Here it is:
Washington, Nov. 21, 1864.
I have been shown in the files of the War Department a statement of the Adjutant General of Massachusetts that you are the mother of five sons who have died gloriously on the field of battle. I feel how weak and fruitless must be any word of mine which should attempt to beguile you from the grief of a loss so overwhelming. But I cannot refrain from tendering you the consolation that may be found in the thanks of the Republic they died to save. I pray that our Heavenly Father may assuage the anguish of your bereavement, and leave you only the cherished memory of the loved and lost, and the solemn pride that must be yours to have laid so costly a sacrifice upon the altar of freedom.
Yours, very sincerely and respectfully,
I also read, for the first time, FDR's letter to the mother and father of the Sullivan brothers. These were five brothers who all served on the light cruiser USS Juneau in the Pacific during WWII. A Japanese submarine sunk the cruiser, killing them all. I've never had to write a last letter. Thankfully. But reading these letters reminds me that thousands, yes, thousands of letters have been written in the past 10 years alone. I am amazed -- particularly with Lincoln -- that a man can write something so beautiful, so short and so concise, about something so devastating.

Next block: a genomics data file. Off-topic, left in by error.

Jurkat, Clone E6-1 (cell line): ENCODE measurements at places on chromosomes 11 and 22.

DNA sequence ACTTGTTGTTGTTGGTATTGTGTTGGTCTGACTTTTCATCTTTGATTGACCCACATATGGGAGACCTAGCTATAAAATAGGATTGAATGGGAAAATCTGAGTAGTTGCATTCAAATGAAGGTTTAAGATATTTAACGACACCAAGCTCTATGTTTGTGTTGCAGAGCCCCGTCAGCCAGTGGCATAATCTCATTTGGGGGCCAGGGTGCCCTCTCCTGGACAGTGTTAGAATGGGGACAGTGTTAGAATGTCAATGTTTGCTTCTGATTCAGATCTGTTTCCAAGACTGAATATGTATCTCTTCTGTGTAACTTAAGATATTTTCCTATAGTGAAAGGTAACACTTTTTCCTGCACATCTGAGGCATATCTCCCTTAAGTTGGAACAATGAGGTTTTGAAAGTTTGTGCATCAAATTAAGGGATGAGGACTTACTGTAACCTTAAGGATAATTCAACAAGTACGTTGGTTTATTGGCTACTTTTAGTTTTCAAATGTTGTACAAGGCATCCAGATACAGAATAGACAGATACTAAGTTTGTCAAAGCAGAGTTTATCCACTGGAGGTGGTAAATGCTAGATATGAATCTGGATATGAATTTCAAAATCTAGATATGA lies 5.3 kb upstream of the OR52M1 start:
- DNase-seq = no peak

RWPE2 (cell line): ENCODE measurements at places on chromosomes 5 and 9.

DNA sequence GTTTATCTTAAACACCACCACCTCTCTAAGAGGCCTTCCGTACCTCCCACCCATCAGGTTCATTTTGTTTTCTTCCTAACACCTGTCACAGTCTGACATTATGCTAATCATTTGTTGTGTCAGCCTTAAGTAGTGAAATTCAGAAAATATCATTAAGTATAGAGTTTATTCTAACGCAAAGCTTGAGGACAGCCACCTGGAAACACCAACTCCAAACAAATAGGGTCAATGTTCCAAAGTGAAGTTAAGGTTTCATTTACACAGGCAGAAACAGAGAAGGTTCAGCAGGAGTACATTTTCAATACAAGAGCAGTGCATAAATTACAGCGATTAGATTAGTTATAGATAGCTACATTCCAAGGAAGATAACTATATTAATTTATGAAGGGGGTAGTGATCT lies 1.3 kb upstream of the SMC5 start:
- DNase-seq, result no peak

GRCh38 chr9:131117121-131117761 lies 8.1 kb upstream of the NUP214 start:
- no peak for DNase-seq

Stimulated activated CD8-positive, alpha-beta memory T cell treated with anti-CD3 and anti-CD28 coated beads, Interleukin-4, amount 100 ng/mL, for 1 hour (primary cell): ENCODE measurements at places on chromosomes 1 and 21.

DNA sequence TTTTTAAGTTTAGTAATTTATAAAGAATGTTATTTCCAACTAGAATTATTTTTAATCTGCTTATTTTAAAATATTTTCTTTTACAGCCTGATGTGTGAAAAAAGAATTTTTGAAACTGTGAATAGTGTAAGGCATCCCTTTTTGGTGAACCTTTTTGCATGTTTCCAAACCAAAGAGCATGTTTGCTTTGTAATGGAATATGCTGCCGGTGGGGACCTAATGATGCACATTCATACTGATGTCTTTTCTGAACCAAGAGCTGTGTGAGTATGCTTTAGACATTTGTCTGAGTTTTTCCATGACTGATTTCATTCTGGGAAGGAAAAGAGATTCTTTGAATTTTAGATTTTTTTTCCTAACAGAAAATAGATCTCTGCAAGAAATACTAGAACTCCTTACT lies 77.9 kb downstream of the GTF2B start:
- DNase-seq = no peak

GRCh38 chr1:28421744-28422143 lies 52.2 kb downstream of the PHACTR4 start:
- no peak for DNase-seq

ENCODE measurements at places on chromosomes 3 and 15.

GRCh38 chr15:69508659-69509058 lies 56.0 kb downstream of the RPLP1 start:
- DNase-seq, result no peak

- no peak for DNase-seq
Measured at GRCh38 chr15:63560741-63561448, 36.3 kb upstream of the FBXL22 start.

And this, the day after a fatal crash of a Navy jet outside of Naval Air Station Whidbey Island, Washington. Three aviators lost their lives. From the Navy Times: Lt. j.g. Valerie Delaney, 26, from Ellicott City, Md.; Lt. j.g. William McIlvaine, 24, from El Paso, Texas; and Lt. Cmdr. Alan Patterson, 34, from Tullahoma, Tenn., were killed when the Prowler crashed into a field around 50 miles west of Spokane, Wash., during a routine training mission.
"I pray that our Heavenly Father may assuage the anguish of your bereavement, and leave you only the cherished memory of the loved and lost, and the solemn pride that must be yours to have laid so costly a sacrifice upon the altar of freedom."